I am about to commit economic heresy, but at least I'm in auspicious company and it's something our own Reserve Bank and government has done before.
It's time the Reserve Bank of New Zealand started printing money and lending to our government to build houses and infrastructure, particularly in Christchurch.
Even a couple of years ago, this would have been unthinkable to say, even treasonous. I'm sure many readers will still believe such money-printing is dangerous madness guaranteed to debase the currency, create hyper-inflation and empower politicians to go on an even bigger spending spree.
But we've been here before and right now our major trading partners are doing exactly this. We should at least be talking about it.
Back in the very early days of the Reserve Bank, shortly after the first Labour Government was elected in 1935, the bank lent money created out of thin air to the government and producer boards. It was used to build state houses and help fund exports of meat, wool and dairy products.
This first bout of quantitative easing helped pull the New Zealand economy out of the Great Depression of the 1930s although, to be fair, many other policy actions taken by the previous centre-right United-Reform coalition helped rebuild the economy and reduce unemployment.
New Zealand benefited with the rest of the British Empire when the British pound was removed from the gold standard and the local economy rebounded after it devalued its currency against the pound in 1933.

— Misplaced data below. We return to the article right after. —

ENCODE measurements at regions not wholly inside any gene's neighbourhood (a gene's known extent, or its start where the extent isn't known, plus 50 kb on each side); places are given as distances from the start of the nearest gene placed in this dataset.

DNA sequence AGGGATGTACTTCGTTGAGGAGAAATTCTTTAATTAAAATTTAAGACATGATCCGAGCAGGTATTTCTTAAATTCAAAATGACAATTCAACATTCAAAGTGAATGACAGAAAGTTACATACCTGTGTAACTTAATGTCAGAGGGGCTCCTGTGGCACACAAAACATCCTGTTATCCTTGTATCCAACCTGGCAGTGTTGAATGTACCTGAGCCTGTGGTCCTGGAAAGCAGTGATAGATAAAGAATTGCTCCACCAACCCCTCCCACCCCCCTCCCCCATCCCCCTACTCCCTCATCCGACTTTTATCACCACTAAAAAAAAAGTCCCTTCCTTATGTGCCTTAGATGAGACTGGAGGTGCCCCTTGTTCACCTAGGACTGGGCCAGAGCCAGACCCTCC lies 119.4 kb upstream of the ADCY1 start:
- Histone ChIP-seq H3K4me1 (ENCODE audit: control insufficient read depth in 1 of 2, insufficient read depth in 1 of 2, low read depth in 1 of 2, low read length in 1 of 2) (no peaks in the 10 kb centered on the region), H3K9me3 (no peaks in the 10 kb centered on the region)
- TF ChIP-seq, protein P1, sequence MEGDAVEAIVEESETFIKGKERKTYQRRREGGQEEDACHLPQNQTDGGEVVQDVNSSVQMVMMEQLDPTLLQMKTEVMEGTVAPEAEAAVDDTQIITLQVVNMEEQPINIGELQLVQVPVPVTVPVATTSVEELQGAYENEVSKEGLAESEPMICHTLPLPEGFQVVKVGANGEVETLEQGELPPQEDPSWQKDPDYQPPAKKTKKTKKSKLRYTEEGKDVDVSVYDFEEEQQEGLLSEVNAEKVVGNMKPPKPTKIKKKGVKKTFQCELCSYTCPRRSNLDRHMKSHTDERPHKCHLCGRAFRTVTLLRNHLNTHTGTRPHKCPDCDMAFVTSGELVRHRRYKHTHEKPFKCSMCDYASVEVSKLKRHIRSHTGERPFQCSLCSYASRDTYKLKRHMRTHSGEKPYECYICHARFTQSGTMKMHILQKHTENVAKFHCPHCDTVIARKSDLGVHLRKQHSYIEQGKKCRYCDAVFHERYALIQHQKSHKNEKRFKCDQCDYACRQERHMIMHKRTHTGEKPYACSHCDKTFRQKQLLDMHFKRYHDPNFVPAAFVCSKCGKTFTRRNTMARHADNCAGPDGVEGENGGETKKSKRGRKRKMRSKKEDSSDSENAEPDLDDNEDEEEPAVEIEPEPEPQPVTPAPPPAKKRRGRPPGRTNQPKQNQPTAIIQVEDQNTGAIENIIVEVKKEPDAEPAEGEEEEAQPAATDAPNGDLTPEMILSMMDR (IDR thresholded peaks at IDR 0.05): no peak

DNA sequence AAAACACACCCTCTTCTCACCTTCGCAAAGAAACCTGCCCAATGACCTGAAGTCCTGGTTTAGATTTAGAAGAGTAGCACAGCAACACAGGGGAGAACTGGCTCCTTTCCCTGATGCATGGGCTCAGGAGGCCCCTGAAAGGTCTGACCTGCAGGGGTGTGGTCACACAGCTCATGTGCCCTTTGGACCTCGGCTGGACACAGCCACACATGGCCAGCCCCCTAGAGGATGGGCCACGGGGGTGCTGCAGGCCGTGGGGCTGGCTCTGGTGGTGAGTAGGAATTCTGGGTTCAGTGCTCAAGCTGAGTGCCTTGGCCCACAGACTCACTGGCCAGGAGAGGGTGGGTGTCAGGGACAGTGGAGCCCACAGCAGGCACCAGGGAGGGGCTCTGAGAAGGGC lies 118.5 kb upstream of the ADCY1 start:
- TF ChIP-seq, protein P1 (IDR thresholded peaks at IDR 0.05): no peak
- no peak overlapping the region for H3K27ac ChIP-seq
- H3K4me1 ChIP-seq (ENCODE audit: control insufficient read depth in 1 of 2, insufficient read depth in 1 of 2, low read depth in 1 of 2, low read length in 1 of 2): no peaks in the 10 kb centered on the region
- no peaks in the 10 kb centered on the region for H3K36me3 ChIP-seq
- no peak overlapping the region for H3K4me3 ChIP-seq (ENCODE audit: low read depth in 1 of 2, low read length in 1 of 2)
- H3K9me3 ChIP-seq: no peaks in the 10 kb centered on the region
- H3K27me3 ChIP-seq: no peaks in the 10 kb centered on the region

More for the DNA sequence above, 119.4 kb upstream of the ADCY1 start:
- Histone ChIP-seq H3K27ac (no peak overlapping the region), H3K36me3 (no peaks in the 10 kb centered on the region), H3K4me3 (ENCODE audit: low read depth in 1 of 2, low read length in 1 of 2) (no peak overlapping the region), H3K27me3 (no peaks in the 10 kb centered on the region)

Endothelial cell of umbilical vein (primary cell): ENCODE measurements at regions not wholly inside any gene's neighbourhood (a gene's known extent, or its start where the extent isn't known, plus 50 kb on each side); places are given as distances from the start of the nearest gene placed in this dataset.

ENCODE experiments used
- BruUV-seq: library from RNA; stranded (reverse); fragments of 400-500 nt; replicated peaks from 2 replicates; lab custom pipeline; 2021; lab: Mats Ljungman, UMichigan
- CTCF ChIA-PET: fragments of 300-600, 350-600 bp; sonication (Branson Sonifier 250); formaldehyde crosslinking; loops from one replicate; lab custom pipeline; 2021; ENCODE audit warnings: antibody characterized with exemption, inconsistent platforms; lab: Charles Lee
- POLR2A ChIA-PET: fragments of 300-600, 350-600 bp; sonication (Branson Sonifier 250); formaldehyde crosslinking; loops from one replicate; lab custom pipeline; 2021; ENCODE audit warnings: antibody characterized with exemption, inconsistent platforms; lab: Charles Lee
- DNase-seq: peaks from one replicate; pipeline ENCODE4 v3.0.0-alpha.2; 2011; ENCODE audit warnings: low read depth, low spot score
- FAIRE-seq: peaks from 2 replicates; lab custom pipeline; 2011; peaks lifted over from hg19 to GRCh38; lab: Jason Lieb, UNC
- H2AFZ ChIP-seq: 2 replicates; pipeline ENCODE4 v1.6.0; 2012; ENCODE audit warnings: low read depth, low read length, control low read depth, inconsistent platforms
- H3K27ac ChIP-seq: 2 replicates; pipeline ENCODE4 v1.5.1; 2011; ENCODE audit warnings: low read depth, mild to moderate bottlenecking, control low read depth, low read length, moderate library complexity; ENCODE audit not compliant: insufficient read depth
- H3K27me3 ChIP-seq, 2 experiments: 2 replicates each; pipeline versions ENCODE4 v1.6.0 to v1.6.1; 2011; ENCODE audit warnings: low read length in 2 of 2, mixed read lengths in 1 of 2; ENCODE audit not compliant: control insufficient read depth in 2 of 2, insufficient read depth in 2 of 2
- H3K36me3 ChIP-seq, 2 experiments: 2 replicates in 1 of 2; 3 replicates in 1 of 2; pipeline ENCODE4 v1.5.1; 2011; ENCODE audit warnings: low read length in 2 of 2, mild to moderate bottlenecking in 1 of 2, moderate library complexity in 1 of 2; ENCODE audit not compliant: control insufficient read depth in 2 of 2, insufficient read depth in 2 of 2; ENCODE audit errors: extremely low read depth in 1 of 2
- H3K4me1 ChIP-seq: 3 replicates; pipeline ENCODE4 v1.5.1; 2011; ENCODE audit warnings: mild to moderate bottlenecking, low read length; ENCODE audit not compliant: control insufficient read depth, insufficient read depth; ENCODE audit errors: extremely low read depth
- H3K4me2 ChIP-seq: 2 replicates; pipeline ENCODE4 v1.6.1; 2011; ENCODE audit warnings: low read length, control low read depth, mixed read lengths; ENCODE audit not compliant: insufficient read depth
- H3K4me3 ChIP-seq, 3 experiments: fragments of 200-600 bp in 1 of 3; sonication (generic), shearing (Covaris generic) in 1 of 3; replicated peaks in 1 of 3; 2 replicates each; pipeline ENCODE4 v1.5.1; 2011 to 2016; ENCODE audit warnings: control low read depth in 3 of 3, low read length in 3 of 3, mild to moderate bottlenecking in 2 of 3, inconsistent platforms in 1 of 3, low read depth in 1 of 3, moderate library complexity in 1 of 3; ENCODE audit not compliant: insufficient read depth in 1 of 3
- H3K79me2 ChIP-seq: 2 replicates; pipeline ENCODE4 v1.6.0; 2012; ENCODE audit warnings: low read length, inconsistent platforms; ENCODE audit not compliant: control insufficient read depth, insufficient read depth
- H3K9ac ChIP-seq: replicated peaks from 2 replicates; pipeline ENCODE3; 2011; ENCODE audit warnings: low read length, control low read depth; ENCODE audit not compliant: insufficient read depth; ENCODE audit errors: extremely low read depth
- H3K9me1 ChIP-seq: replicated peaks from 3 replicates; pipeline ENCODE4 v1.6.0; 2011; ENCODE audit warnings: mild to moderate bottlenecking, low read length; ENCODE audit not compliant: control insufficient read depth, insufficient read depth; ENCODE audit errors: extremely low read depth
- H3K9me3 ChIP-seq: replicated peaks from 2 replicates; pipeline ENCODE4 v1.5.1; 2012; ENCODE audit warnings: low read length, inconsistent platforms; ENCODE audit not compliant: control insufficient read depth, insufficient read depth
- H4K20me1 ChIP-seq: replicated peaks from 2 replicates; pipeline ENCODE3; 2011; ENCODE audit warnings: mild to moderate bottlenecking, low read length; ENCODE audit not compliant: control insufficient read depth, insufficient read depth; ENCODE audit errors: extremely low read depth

But the creation of the Reserve Bank in 1934 and the drive, led by Labour's John A. Lee, for a state house-building programme led to the Reserve Bank being nationalised and starting to lend to the government.
Fast-forward to the global financial crisis. Now central banks throughout the Northern Hemisphere are doing similar things.
The United States Federal Reserve, the Bank of Japan, the Bank of England, the Peoples' Bank of China and the European Central Bank have printed a combined US$10 trillion ($12 trillion) in the past four years and spent it on all manner of bonds and cash injections into banking systems.
This process, known as "quantitative easing", is often a last resort after interest rates have been cut to almost zero.
Many argue it has been ineffective because the money went straight into the banking system and parked there, or was used to pump up the prices of various assets, including shares, gold and bonds.
Lending this new money directly to governments to spend immediately on infrastructure, goods and services would have been a much wiser idea. China did this most effectively.
However, this also only works when it doesn't create inflation.
This is the crucial question that is now being debated by a relatively new brand of economics known as "modern monetary theory", which says deficit spending from newly printed money is unlikely to create inflation as long as there are unemployed people and assets such as buildings and machinery sitting around doing nothing.
The Reserve Bank has already said such a quantitative easing could be considered, but not yet because it has room to cut its official cash cate further towards 0 per cent from 2.5 per cent.
But isn't it better for our Government to be borrowing from its own central bank than from foreign banks and pension funds? Wouldn't it be better employing the unemployed to build new houses and repair Christchurch's infrastructure than to just sit back and let it happen? Wouldn't it be better to print the money to fund the deficit than choose to sell public assets to do it? It would devalue our currency, but is that such a bad thing when we need to boost our exports?
The big question concerns inflation. At present, New Zealand's inflation is under control and the experience in Japan is that money-printing over decades has not created inflation.
Neither is it creating inflation in Europe or the US at the moment.
Here endeth the heresy and the history lesson.